According to the latest information from the Insurance Institute for Highway Safety (IIHS), teens have the highest crash risk of any drivers, at nearly four times that of drivers over 20. In fact, the IIHS says 39 percent of all deaths of 16- to 19-year- olds are caused by car accidents, making it the leading public health problem for teenagers.
It’s the parents’ responsibility to teach kids how to be safe in the driver’s seat. My son became a race car driver while he was still in his teens, so I really understand the fear of putting your child behind the wheel.
“It is more important than ever to think ‘Safety First’ before teens get behind the wheel and onto the open road,” said Brad Eggleston, vice president of AutoVantage, a leading car care and travel assistance group.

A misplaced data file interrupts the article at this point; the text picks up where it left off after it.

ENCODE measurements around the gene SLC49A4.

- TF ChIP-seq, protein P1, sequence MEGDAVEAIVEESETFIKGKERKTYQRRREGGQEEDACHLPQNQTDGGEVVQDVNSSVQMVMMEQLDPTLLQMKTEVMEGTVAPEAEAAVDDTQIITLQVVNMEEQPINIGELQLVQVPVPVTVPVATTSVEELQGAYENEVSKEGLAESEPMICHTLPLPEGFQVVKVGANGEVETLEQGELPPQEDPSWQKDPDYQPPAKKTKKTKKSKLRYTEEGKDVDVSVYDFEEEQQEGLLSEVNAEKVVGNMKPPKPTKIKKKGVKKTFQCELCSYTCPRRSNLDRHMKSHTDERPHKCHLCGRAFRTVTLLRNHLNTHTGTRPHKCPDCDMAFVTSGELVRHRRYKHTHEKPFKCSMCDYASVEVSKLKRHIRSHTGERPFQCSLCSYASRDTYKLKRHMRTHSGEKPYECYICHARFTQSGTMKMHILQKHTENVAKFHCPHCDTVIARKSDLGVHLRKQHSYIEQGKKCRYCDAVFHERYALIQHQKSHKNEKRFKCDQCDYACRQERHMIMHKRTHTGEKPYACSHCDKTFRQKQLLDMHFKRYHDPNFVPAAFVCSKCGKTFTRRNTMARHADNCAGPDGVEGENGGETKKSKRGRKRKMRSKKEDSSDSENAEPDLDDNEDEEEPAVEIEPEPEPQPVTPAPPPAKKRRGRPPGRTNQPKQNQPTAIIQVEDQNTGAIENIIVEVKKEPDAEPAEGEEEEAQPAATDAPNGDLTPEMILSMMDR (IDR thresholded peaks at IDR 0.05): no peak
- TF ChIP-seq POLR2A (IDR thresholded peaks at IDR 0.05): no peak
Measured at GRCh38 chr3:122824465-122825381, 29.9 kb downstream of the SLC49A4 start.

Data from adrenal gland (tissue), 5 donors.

Here are a few tips for parents:
- Give the driver’s seat to your teen. Recent reports suggest teens need between 25 and 50 hours of supervised driving before getting a license. Stay calm. If you panic, so will your child. Cover parking, multiple lanes, various road types, weather conditions and different days and times. Draw attention to safety hazards and day-to-day conflicts. Simple, straightforward instructions are best.
- Limit the number of friends allowed in the car when your child drives.
- Wear your seat belt. Some 63 percent of fatally injured teens are unrestrained. Lead by example.
- Continue to periodically ride with your licensed teen. The sudden freedom he or she gains with a license can result in risky behavior, such as speeding. Teens are new to the road and can be overconfident.
- No cell phone. The IIHS says drivers with cell phones are four times more likely to be involved in crashes that result in injuries.
- Drinking and driving don’t mix. Make yourself available should things get out of hand. Blood alcohol concentrations as low as 0.02 percent can hinder a driver’s ability to track moving targets.